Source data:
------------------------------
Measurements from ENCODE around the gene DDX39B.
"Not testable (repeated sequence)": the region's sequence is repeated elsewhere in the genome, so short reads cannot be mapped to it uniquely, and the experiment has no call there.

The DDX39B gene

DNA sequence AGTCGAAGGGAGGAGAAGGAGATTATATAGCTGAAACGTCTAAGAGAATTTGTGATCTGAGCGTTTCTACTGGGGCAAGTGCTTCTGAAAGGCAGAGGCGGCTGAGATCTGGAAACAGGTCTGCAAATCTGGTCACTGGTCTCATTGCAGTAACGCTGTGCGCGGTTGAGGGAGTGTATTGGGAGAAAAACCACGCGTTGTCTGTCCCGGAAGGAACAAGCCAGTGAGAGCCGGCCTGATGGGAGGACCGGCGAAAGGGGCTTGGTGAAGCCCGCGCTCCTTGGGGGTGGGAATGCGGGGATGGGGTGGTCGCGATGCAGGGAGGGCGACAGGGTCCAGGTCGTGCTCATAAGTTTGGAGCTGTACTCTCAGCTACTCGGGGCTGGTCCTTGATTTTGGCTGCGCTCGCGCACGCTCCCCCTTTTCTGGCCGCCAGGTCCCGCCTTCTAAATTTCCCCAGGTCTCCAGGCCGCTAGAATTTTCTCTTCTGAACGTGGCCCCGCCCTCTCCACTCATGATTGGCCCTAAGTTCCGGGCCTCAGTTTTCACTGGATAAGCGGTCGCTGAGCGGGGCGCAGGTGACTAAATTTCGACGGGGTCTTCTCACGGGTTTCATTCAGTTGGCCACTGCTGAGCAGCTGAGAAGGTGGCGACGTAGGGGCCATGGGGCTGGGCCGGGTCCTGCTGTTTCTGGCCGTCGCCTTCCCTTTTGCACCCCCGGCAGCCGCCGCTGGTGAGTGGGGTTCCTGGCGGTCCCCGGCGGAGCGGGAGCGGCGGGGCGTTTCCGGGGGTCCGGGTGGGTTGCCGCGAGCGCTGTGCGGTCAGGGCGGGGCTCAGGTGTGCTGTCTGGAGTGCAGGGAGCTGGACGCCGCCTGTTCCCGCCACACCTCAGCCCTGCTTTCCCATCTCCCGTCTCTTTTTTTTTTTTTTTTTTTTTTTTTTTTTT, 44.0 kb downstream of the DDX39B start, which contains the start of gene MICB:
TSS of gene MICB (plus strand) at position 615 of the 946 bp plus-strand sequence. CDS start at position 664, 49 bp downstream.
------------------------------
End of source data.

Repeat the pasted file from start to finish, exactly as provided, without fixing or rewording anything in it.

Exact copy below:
Measurements from ENCODE around the gene DDX39B.
"Not testable (repeated sequence)": the region's sequence is repeated elsewhere in the genome, so short reads cannot be mapped to it uniquely, and the experiment has no call there.

The DDX39B gene

DNA sequence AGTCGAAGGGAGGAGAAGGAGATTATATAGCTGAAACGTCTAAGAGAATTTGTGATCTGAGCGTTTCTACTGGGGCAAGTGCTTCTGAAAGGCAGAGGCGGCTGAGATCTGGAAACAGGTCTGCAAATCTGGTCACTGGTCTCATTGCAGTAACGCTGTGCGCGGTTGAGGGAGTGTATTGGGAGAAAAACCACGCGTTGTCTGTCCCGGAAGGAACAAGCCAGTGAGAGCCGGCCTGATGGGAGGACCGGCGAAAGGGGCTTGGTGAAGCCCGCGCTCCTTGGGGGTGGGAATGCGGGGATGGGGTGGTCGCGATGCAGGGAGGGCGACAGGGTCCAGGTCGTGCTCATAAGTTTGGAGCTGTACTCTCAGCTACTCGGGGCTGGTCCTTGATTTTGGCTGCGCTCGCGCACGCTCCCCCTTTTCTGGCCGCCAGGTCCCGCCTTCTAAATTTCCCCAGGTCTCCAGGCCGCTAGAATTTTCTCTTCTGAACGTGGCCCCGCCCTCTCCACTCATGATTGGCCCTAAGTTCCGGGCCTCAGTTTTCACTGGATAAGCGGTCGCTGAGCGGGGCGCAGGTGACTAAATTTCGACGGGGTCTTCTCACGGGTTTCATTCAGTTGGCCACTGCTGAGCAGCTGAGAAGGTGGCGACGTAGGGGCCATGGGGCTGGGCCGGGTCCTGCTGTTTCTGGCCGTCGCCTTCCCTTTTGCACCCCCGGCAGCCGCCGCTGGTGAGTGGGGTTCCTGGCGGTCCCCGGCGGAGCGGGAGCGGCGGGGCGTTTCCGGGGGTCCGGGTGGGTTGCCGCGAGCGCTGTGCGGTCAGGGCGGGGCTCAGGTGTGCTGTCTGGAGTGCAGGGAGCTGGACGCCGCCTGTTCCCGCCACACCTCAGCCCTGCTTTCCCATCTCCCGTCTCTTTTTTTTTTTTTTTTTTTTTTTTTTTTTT, 44.0 kb downstream of the DDX39B start, which contains the start of gene MICB:
TSS of gene MICB (plus strand) at position 615 of the 946 bp plus-strand sequence. CDS start at position 664, 49 bp downstream.